New legislation will ensure laboratory research with rats, mice and birds is excluded from redundant federal regulations that could have hampered biomedical and behavioral research with laboratory animals.
In a short provision of the 2002 Farm Bill signed into law on May 13, laboratory rats, mice and birds were explicitly excluded from the Animal Welfare Act (AWA).
The law ends a longstanding debate among researchers and animal-rights groups over whether the U.S. Department of Agriculture (USDA) should regulate certain species of rodents and birds bred for research purposes.
Animal-rights advocates argued that the 1966 AWA, which charges USDA to administer a variety of animal protection laws, was intended to cover rodents and birds used in research.
Research groups contended that rats, mice and birds--which make up about 95 percent of nonhuman animals used in laboratory research--already receive ample oversight through the National Institutes of Health, the Association for Assessment and Accreditation of Laboratory Animal Care, and local institutional animal care and use committees. Moreover, they claimed USDA's regulation of rodents and birds would have prohibitively increased the cost of routine animal care and maintenance without any effective change in laboratory animal care and treatment.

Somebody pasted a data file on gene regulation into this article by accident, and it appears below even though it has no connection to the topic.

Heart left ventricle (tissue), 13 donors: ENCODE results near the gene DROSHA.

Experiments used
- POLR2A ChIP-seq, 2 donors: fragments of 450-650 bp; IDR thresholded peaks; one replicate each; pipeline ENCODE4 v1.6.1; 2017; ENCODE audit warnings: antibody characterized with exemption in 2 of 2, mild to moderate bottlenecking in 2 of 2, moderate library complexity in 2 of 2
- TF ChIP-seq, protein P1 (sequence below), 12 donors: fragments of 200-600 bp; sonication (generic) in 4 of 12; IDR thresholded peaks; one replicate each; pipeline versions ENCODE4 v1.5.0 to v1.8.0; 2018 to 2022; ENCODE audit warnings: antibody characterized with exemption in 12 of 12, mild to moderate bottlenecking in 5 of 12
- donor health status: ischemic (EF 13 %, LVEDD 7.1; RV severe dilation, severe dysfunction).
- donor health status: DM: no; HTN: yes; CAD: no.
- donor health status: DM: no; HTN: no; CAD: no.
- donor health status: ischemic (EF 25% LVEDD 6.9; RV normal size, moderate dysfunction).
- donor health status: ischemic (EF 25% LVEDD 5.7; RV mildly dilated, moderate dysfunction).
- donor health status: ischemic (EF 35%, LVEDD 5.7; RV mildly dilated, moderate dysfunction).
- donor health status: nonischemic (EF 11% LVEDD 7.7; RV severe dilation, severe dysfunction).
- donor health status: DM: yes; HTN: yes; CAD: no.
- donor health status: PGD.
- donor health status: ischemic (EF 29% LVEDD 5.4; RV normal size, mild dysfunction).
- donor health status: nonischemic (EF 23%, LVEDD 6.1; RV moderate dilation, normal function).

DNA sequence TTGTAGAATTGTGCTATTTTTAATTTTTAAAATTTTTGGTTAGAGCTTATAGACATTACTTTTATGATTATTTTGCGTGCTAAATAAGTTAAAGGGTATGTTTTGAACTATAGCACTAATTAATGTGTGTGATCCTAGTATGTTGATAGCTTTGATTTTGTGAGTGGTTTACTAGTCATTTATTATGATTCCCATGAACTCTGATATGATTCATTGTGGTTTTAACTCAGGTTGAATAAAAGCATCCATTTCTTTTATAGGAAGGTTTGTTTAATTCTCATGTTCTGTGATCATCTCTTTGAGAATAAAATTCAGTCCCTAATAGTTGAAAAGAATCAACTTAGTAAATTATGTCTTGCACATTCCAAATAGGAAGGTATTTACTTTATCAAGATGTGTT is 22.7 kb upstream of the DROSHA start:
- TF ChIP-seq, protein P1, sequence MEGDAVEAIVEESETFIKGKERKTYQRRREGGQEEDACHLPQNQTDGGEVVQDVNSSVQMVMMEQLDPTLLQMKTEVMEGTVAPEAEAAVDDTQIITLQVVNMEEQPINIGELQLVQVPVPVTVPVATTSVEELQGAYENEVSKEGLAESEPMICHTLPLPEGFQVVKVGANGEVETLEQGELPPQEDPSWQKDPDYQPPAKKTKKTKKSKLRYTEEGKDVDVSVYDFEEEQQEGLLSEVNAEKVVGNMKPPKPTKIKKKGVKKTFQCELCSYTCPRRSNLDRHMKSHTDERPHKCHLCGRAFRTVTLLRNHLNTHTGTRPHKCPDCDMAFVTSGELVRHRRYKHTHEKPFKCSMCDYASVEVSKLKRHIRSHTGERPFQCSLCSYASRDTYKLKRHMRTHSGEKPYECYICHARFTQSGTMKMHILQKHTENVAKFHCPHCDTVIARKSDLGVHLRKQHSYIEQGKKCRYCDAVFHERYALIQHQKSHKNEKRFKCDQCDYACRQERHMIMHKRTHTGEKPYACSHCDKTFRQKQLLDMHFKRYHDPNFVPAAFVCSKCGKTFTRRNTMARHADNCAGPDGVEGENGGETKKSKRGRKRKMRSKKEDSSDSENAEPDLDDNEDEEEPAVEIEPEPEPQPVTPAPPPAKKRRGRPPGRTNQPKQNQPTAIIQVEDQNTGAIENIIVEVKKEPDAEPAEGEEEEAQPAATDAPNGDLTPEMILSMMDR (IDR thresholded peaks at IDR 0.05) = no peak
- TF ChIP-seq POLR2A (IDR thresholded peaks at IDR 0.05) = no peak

Animal-rights groups countered that USDA should oversee the laboratory animals' use because existing protections have no legal force and do not cover 100 percent of rodents and birds.
In a 2000 lawsuit settlement with animal-rights and anti-animal research groups, USDA had agreed to consider including laboratory rodents and birds under its regulations. However, Sen. Jesse Helms (R-N.C.) took steps to negate the settlement in February by inserting a brief clause into the Senate's version of the Farm Bill specifying the animals were exempt from the AWA. Because USDA is charged only with carrying out AWA's provisions, the measure's exemption meant the department would have no legal basis to regulate the animals' use.
Since there was no equivalent to the Helms amendment in the House version, the House and Senate conference committee had to decide whether to keep the measure. After input from animal-rights and research advocates, the committee decided to include the amendment in the final bill.
"It is gratifying that Congress acted to protect laboratory animal endeavors, which, along with concern for the animals' well-being, enjoy strong public support," says Nancy Dess, PhD, an APA Fellow and professor at Occidental College who works with laboratory rats. "Humane treatment of laboratory animals is essential to good science and education, and is the right thing to do. The research community works hard at ensuring it and must continue to do so."
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